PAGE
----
Series: Eliminating Money Injustice in New Orleans

Confronting the True Harms of Money Injustice

A conversation with New Orleans community activist Roy Brumfield
Jun 21, 2019

Last week, we interviewed Alison Shih—co-author of Vera’s recent report Paid in Full—that highlights the landscape of money injustice in New Orleans, and provides a roadmap for how the city could become the first in the nation to eliminate both money bail and conviction fees. The report and roadmap are endorsed by 32 local organizations, who have partnered with Vera in calling for change. These organizations, local leaders, and staff from Vera New Orleans will convene for a public event on July 3—co-sponsored by Vera, RFK Human Rights, and Global Citizen—to highlight the urgency for change and uplift the voices of those most impacted by money injustice in the city.

This week, we spoke with Roy Brumfield—a New Orleans resident and member of local grassroots organization Stand With Dignity—who discusses how desperately change is needed.

1. Can you talk about Stand with Dignity’s mission and your work in the New Orleans community?

Stand with Dignity is a grassroots organization that organizes structurally under- and un-employed black men and women of New Orleans. I’ve been with them for almost seven years now. We do a combination of advocacy campaigns and working to change city policy.

2. Can you discuss your work in New Orleans as it relates to eliminating money injustice?

Yes, our attempt at working on this is called the “warrant clinic.” It’s to relieve people who are stressed from warrants, fines and fees. Especially for people who have their license suspended because they owe money for traffic tickets. A lot of us in the community are not paying traffic tickets—not because we don’t want to pay, but because we don’t have the ability to pay. And once they take away your license, that’s a form of economic suppression, because for most jobs you have to travel.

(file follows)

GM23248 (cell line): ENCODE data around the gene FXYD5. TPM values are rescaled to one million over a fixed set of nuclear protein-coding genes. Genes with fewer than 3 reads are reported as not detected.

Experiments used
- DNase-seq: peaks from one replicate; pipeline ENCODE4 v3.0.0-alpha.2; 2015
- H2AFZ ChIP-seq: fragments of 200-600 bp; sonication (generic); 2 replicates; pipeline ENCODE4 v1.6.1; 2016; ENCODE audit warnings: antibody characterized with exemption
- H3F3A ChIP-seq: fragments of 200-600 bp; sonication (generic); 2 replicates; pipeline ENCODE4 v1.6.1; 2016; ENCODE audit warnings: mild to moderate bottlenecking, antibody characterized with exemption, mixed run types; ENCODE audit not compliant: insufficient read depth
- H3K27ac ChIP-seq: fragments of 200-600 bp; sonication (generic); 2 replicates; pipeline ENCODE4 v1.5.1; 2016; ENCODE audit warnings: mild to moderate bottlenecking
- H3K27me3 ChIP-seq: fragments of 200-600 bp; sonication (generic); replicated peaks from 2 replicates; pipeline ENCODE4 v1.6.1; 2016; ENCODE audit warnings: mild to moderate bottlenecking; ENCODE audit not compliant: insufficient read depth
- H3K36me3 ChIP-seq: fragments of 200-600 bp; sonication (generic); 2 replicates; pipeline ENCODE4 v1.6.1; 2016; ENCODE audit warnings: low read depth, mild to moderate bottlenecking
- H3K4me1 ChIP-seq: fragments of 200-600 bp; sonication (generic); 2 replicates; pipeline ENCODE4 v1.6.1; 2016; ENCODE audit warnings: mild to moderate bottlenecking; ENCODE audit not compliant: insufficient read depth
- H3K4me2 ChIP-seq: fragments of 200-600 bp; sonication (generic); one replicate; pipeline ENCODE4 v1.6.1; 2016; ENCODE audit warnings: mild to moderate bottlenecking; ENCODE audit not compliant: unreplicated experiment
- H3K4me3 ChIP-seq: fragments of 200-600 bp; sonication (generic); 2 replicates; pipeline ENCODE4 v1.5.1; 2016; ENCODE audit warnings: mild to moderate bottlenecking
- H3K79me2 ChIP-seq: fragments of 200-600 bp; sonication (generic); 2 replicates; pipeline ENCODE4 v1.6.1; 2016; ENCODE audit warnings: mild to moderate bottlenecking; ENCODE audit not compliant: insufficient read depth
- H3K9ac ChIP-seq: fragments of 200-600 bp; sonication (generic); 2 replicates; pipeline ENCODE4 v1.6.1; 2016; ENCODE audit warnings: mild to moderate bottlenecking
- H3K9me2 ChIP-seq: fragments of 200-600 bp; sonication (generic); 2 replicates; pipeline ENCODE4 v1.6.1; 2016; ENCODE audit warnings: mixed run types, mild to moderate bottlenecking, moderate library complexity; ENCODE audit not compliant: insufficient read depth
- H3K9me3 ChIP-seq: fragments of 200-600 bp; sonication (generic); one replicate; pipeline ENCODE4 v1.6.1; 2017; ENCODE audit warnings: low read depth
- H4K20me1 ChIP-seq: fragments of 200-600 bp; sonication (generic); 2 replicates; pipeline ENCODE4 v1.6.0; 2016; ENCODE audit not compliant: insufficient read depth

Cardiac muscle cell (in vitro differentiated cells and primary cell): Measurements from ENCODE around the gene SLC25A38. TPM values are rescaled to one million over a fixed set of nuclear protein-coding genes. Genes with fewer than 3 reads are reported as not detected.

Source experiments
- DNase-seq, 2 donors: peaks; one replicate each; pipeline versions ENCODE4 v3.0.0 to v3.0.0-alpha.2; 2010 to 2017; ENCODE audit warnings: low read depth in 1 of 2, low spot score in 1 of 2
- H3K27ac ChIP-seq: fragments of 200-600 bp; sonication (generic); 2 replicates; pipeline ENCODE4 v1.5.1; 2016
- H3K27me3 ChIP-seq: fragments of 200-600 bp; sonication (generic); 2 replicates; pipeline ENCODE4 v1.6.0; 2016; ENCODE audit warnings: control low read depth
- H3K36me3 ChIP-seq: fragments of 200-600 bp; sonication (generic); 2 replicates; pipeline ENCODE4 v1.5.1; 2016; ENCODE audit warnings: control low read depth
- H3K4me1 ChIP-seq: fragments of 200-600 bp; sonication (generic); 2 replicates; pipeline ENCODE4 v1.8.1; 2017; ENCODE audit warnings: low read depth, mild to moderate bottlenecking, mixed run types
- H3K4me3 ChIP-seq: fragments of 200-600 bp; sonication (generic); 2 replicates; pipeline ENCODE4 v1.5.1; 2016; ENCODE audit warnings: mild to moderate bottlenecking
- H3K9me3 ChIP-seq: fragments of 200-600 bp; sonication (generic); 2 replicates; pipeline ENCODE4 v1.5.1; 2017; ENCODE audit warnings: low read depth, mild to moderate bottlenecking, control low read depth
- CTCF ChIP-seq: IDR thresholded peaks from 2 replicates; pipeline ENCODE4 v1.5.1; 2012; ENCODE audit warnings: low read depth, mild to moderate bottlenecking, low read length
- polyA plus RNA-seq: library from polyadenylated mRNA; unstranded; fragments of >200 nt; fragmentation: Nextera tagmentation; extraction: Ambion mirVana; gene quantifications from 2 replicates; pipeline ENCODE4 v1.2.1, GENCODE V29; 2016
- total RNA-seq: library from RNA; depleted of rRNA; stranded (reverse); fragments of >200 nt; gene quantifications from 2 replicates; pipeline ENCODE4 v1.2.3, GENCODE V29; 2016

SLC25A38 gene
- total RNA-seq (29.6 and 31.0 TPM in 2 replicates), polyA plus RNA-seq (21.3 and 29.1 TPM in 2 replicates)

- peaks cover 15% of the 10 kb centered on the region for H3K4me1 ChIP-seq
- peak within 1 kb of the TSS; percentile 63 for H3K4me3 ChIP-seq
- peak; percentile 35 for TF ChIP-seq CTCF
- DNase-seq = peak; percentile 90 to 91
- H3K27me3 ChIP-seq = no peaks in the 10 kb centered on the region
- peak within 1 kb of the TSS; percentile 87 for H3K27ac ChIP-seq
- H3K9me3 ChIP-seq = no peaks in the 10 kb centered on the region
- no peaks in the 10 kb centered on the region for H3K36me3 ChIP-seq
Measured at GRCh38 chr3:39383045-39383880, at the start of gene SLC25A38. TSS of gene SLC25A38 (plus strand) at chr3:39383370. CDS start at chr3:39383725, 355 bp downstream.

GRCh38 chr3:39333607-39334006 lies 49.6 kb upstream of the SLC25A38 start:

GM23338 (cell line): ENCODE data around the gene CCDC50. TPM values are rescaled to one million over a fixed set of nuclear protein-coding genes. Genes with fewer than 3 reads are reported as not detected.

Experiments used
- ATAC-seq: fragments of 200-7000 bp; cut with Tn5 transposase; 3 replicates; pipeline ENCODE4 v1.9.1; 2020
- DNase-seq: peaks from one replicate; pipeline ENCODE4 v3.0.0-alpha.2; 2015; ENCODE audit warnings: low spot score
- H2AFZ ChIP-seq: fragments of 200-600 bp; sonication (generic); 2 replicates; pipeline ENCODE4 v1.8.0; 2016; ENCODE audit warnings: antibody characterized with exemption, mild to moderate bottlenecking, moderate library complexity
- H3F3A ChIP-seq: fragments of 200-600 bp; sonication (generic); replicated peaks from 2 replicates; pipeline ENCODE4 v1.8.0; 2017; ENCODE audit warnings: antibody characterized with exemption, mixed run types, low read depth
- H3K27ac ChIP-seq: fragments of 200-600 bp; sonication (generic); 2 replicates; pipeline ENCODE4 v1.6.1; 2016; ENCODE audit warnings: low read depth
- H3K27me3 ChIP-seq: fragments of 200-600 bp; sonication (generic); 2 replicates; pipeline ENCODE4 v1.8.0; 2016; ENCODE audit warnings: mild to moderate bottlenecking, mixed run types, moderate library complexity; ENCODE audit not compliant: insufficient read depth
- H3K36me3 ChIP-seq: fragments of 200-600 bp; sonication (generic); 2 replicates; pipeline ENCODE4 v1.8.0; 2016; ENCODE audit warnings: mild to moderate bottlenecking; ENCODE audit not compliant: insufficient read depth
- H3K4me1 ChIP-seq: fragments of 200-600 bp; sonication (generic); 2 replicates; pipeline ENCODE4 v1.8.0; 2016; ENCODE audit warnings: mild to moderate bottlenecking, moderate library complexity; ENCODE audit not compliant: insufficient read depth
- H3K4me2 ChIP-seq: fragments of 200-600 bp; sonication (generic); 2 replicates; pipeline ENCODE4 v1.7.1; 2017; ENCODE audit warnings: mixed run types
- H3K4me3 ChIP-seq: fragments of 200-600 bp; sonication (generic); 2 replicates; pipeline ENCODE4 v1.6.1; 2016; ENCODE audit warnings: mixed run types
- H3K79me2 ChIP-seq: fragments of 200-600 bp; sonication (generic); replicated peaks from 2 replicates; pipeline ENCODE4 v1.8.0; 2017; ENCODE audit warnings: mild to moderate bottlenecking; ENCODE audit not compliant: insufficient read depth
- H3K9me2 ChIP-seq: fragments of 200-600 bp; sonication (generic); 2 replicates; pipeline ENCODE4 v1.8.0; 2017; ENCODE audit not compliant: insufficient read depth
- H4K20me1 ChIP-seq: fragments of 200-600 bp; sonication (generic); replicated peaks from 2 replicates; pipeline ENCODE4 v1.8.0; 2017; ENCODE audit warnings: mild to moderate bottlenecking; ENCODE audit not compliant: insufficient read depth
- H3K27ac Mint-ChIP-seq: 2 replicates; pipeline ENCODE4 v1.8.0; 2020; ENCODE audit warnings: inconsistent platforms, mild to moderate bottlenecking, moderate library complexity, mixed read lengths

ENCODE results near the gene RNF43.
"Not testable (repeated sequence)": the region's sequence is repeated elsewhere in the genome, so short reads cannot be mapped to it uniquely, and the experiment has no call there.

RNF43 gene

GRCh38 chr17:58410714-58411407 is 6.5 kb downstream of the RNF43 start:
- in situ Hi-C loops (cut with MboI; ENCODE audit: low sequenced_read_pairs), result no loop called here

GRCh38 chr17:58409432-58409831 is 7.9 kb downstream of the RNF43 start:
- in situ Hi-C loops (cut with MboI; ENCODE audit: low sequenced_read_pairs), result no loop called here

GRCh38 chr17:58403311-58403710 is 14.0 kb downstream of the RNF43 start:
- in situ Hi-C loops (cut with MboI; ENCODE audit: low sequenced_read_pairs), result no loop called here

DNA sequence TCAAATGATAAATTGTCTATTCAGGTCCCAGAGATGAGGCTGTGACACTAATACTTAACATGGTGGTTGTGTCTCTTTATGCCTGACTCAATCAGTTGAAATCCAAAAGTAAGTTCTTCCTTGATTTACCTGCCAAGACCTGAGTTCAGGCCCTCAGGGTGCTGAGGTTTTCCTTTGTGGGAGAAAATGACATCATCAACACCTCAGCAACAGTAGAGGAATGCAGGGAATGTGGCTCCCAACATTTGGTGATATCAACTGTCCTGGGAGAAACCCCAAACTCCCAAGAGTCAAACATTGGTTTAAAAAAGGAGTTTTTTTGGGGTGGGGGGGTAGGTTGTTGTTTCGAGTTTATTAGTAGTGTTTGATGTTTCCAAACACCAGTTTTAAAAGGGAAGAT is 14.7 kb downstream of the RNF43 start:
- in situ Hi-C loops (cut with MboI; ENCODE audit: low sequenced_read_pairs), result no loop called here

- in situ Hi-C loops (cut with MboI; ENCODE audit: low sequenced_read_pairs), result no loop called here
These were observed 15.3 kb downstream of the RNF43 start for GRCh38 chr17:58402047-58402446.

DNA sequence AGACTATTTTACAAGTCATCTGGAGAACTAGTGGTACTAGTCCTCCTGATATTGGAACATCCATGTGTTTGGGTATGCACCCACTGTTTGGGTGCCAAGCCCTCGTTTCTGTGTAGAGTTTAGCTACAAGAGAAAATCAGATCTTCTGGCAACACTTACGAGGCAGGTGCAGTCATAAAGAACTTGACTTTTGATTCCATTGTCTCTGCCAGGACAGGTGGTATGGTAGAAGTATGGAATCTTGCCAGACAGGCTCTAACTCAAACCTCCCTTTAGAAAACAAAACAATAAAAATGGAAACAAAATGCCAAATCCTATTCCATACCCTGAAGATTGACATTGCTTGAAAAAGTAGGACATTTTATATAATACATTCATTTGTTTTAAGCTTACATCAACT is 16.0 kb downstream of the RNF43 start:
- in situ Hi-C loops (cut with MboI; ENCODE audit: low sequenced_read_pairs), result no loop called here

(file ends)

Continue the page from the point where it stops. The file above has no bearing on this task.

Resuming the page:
3. In addition to eliminating excessive fines and fees—which criminalize poverty—why is it important for New Orleans to eliminate money bail as well?

If you go in the New Orleans jail right now and look at the population that cannot pay a bond, the population looks like me, or the Latino community. If you look at the traditional reasons why a person should pay a bond—if they’re a flight risk, or a danger to the community—that’s not often the case for why people are in there.

If I’m arrested, and I’m from this city, and I don’t have a violent crime, then I’m not a flight risk. I should just be released on my own recognizance. So this is really important to us. If I can’t pay my bond, but I can’t afford to sit in jail, then I’m going to try and work out some kind of deal. I’ll take the conviction just to go home today.

4. Can you share some more about the impact of money injustice in New Orleans, and how the city would change if Vera’s reforms were adopted?

I’m heading to the jail right now, and most people there can’t pay bail. And more often than most, people plea just to get out of jail. Not because they committed the crime but just because they want to go home.

It would make New Orleans a better city, a safer city. If you look at a person’s ability to pay, if you look at the crime—and make some kind of assessment based upon flight risk or danger to the community—you would have less convicted felons. Because people would stop copping just to get out of jail. Not because they committed the crime, but just because they want to go home.

If this reform happened there would be less convicted felons, so more people could apply for public assistance, more people would be able to get better jobs, the average person would be able to get better housing. This would cure a lot of the problems in our neighborhoods.

5. How do you feel about this moment and the potential for reform?

I’m angry, honestly. When I was in jail and I couldn’t pay my bond, I had to make a choice: what’s important right now? And I know that’s not unique about me. I’m not the only person who made that decision based upon the circumstances.